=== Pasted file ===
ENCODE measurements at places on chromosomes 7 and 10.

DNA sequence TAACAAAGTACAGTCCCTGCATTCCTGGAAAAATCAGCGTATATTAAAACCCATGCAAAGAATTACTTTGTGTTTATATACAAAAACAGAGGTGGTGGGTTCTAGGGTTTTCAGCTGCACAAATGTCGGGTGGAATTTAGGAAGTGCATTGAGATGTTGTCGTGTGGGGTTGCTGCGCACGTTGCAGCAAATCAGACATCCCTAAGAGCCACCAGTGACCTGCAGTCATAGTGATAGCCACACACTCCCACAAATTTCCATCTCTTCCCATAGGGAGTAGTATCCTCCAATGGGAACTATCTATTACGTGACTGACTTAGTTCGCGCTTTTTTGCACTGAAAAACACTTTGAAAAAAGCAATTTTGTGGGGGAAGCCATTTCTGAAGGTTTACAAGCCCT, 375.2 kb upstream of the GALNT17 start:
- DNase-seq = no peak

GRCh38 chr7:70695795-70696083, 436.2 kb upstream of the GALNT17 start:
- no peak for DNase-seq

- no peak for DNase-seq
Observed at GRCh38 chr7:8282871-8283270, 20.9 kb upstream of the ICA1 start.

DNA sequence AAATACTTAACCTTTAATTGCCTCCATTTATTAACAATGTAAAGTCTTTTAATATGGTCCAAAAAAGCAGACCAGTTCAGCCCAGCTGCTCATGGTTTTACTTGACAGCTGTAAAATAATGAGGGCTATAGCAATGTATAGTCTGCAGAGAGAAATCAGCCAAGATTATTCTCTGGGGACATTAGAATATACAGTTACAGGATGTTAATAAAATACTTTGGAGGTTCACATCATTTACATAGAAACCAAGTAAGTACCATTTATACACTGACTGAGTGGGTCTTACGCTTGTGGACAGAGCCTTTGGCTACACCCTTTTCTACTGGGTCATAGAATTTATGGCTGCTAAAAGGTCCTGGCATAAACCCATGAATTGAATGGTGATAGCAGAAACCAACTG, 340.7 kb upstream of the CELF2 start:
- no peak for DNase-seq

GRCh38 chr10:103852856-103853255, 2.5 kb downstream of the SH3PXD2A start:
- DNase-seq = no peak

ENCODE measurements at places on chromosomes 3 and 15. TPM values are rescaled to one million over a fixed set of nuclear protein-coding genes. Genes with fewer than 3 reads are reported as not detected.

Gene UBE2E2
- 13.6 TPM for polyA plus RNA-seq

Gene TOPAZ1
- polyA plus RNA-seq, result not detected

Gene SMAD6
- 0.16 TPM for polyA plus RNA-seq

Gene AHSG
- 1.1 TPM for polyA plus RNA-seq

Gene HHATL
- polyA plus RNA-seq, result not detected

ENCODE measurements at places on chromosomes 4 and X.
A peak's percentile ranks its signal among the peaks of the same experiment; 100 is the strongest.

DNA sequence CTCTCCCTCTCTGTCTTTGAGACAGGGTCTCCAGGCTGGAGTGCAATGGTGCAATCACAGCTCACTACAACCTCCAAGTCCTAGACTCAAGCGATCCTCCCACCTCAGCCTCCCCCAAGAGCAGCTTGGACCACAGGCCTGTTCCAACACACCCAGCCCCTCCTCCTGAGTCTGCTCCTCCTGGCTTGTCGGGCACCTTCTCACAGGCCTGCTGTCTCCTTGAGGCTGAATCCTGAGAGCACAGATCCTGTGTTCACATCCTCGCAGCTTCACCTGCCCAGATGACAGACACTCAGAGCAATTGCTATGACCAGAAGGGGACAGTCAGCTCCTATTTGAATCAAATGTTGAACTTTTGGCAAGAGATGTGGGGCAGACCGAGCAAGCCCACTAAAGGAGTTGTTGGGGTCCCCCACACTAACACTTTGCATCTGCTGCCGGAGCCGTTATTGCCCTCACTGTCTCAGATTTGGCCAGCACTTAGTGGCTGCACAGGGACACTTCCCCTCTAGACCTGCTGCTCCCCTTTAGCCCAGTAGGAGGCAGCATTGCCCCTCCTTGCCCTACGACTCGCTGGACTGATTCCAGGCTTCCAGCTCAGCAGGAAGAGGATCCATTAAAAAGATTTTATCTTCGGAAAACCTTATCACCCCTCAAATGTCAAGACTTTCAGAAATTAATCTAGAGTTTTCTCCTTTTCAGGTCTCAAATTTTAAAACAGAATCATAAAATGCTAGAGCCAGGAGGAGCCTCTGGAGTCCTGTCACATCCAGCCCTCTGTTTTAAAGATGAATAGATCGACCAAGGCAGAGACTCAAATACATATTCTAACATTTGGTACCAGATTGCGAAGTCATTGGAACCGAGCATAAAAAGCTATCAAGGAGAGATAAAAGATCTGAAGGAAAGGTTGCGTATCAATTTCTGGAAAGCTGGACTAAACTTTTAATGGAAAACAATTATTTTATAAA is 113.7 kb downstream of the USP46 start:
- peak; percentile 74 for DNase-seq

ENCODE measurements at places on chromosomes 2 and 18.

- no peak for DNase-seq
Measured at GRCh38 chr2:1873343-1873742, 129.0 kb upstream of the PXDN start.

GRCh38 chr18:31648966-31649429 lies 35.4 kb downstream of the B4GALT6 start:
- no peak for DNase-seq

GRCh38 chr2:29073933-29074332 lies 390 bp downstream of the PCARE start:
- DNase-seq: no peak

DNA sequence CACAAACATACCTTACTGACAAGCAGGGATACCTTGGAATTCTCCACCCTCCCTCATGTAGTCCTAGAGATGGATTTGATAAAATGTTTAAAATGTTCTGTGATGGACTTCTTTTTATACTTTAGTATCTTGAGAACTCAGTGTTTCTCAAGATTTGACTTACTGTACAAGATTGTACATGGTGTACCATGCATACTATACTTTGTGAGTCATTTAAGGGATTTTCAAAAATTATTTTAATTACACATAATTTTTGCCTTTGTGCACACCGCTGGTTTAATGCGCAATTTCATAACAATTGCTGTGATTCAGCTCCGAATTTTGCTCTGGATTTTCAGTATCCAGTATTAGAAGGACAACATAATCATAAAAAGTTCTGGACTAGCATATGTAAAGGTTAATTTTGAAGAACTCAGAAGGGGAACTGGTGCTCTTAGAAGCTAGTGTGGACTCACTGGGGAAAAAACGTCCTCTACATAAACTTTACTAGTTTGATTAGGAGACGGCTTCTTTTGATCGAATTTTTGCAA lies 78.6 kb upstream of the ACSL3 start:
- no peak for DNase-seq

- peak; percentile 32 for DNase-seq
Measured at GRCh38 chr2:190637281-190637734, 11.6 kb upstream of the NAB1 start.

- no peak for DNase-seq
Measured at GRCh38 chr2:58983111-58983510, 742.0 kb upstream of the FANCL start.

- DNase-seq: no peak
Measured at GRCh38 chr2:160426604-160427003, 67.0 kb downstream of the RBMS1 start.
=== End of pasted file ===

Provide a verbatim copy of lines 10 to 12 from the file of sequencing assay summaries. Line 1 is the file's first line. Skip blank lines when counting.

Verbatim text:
GRCh38 chr10:103852856-103853255, 2.5 kb downstream of the SH3PXD2A start:
- DNase-seq = no peak

ENCODE measurements at places on chromosomes 3 and 15. TPM values are rescaled to one million over a fixed set of nuclear protein-coding genes. Genes with fewer than 3 reads are reported as not detected.